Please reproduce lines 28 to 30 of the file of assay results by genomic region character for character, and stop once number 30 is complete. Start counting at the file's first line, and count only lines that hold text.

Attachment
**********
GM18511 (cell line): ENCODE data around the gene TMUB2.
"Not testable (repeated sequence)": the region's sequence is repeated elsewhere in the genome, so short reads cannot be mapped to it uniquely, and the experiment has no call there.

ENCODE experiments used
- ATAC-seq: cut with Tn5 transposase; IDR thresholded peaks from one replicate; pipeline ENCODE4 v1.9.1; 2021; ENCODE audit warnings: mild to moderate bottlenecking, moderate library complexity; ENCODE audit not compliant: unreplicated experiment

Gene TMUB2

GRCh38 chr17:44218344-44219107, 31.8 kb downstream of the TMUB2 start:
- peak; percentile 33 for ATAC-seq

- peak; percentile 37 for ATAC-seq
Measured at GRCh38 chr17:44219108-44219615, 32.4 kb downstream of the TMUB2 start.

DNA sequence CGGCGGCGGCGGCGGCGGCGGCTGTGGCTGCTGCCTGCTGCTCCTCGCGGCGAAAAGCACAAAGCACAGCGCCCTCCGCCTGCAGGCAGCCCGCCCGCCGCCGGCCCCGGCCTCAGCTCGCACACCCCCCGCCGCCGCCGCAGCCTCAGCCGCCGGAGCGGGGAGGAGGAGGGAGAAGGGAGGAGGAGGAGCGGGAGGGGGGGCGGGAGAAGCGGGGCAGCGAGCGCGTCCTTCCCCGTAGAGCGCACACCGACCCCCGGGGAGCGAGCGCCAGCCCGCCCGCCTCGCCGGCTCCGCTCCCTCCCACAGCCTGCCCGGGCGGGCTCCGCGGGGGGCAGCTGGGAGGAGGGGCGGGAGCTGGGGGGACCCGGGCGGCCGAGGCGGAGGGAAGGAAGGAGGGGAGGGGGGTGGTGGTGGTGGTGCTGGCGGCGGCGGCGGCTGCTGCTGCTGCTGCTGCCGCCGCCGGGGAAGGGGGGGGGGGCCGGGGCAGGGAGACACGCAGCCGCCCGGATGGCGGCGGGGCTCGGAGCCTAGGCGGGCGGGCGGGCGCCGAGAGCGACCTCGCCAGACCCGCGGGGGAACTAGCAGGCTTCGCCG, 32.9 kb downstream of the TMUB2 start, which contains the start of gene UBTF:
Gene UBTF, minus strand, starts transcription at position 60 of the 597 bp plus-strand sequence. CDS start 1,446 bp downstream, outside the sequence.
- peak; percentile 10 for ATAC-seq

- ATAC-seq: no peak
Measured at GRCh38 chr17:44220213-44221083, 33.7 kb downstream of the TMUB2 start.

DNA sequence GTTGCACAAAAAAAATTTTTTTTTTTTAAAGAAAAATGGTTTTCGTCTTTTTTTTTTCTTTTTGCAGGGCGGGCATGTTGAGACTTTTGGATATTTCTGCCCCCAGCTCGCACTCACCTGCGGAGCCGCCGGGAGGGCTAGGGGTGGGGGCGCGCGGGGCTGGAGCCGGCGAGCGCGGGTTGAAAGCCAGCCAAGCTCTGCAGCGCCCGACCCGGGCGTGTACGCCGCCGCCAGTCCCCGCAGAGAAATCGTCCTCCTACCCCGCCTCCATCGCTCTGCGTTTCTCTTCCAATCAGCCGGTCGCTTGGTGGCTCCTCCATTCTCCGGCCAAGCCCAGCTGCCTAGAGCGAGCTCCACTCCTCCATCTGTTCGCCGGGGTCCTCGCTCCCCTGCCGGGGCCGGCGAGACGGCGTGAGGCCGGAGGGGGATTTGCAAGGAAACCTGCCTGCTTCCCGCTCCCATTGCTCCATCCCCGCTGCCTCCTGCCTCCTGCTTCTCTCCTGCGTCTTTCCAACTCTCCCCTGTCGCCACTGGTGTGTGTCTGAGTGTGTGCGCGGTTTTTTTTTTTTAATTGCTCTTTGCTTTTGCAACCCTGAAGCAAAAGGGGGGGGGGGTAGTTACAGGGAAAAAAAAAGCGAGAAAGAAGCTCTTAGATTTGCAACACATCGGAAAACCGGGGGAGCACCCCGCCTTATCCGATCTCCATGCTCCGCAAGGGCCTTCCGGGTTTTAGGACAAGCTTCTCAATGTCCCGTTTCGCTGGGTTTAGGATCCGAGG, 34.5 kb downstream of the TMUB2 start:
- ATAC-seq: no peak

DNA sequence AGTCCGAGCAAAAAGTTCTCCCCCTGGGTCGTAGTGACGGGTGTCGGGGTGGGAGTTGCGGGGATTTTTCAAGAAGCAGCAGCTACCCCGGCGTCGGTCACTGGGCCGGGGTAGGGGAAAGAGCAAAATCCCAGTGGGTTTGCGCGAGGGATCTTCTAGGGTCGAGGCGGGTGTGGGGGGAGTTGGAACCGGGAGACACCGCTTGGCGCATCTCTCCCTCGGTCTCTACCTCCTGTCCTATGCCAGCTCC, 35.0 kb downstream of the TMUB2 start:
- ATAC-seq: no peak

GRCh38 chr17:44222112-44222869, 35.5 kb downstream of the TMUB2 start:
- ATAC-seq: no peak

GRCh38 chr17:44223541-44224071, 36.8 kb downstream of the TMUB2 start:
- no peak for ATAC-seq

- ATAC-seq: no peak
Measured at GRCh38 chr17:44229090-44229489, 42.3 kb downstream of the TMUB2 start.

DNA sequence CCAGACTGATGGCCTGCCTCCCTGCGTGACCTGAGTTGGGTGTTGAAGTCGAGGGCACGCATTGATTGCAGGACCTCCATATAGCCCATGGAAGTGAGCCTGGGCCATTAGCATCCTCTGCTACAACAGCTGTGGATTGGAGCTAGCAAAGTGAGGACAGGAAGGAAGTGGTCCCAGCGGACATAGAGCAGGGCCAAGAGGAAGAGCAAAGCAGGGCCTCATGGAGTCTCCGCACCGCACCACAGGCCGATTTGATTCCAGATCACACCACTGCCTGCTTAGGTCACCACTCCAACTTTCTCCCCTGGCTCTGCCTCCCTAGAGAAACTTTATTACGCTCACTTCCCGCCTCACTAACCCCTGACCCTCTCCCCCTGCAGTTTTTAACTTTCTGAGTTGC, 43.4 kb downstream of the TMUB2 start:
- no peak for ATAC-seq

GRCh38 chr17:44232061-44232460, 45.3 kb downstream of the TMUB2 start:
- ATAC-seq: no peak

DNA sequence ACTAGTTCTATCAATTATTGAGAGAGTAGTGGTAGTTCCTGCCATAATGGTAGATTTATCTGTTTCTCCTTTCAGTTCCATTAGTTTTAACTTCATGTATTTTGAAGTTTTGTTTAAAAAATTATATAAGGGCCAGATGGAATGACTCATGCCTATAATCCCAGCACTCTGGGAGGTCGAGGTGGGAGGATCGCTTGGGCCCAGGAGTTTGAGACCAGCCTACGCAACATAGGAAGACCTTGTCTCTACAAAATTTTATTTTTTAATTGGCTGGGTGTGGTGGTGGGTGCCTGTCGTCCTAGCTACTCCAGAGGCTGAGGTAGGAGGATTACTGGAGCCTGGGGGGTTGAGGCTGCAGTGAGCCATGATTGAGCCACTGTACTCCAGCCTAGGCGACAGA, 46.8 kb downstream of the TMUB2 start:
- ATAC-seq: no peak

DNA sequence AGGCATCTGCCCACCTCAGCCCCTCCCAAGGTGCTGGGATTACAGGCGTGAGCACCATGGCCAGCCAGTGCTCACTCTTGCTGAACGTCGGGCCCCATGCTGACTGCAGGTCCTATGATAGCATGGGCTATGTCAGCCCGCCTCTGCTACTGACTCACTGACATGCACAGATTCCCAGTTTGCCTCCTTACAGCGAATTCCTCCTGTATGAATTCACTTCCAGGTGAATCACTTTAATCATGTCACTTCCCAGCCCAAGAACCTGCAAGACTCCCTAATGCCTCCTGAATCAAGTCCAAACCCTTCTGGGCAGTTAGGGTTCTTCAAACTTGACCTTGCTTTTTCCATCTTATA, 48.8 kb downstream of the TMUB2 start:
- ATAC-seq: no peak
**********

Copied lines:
- ATAC-seq: no peak

DNA sequence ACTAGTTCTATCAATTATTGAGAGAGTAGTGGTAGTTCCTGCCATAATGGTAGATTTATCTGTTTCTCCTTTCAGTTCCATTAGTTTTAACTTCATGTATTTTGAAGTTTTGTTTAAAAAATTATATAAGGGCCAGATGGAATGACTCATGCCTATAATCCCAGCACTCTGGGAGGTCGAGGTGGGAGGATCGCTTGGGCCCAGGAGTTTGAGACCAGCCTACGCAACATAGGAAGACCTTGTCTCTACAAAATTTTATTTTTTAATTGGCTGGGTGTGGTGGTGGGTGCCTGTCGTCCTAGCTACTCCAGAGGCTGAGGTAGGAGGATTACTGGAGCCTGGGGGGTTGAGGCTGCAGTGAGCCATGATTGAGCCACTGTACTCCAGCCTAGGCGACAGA, 46.8 kb downstream of the TMUB2 start:
- ATAC-seq: no peak